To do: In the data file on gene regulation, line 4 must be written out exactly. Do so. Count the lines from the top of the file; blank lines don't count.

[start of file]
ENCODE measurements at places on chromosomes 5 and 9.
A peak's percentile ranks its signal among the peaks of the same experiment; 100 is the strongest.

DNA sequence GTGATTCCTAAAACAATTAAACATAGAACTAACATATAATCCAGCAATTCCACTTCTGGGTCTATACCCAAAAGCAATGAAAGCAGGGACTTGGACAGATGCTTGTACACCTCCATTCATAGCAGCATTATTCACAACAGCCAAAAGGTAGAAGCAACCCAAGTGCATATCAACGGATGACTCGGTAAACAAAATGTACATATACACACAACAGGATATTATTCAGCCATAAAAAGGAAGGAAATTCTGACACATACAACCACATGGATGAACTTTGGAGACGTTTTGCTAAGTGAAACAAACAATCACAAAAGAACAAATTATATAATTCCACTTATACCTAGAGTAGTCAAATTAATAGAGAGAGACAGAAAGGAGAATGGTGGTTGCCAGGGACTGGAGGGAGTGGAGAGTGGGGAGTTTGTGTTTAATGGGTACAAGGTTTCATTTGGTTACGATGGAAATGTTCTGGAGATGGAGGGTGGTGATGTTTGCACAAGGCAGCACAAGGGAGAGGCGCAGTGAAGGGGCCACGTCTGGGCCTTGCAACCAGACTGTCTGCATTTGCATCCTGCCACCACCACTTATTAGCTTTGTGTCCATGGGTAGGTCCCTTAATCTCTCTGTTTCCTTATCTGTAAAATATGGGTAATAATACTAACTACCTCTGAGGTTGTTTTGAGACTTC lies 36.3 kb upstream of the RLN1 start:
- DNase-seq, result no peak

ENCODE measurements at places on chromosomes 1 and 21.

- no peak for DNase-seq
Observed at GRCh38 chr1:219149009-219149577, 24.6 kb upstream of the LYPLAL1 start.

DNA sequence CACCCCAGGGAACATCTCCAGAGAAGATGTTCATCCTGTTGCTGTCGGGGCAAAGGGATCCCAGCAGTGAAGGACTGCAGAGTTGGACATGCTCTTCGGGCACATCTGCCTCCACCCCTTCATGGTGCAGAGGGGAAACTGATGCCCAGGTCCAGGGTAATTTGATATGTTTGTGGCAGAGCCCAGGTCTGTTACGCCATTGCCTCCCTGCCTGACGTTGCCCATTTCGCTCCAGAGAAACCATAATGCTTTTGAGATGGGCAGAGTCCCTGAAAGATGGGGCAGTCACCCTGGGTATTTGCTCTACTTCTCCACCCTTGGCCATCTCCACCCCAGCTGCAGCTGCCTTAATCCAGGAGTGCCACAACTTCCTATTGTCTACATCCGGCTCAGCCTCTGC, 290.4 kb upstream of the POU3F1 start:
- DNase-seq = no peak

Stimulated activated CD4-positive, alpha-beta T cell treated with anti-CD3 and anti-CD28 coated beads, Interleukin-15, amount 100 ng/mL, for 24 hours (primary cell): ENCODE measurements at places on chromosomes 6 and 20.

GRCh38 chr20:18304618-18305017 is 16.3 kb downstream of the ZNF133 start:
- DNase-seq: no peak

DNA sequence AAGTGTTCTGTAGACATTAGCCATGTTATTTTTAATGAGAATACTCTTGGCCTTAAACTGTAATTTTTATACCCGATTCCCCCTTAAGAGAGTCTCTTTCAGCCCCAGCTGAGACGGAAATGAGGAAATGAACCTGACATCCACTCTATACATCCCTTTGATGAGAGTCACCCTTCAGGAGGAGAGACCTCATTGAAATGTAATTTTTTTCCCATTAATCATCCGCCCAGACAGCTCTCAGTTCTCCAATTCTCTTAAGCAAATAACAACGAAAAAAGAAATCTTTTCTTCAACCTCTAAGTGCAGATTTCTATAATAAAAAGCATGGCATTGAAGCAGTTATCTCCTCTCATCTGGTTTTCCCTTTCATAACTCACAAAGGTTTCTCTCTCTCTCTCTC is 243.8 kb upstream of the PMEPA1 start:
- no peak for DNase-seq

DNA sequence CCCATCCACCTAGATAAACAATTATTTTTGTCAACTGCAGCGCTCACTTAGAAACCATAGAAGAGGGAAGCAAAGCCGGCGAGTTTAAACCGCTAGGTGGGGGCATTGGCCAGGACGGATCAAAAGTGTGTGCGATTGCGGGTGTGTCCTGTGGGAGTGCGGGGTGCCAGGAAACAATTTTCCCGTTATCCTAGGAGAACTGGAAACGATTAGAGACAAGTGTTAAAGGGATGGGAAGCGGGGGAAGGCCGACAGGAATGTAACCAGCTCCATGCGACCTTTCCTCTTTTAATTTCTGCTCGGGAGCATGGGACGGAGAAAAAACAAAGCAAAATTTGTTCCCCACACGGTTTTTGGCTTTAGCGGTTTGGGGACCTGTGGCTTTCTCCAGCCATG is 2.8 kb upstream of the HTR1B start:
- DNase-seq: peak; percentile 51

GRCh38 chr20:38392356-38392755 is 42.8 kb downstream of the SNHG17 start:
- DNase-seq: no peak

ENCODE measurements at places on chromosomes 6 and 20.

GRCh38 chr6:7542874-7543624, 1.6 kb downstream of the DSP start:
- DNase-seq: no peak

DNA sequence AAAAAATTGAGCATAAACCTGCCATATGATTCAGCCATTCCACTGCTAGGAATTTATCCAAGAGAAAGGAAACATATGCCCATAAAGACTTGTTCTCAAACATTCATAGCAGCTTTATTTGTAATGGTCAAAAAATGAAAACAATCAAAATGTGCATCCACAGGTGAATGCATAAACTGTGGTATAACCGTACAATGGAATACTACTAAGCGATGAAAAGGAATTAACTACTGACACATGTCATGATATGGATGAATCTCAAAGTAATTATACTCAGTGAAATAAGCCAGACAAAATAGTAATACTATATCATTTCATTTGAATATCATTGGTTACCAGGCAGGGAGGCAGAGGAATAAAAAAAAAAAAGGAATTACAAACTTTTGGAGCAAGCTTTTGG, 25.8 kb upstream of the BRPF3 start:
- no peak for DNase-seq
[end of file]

- DNase-seq, result no peak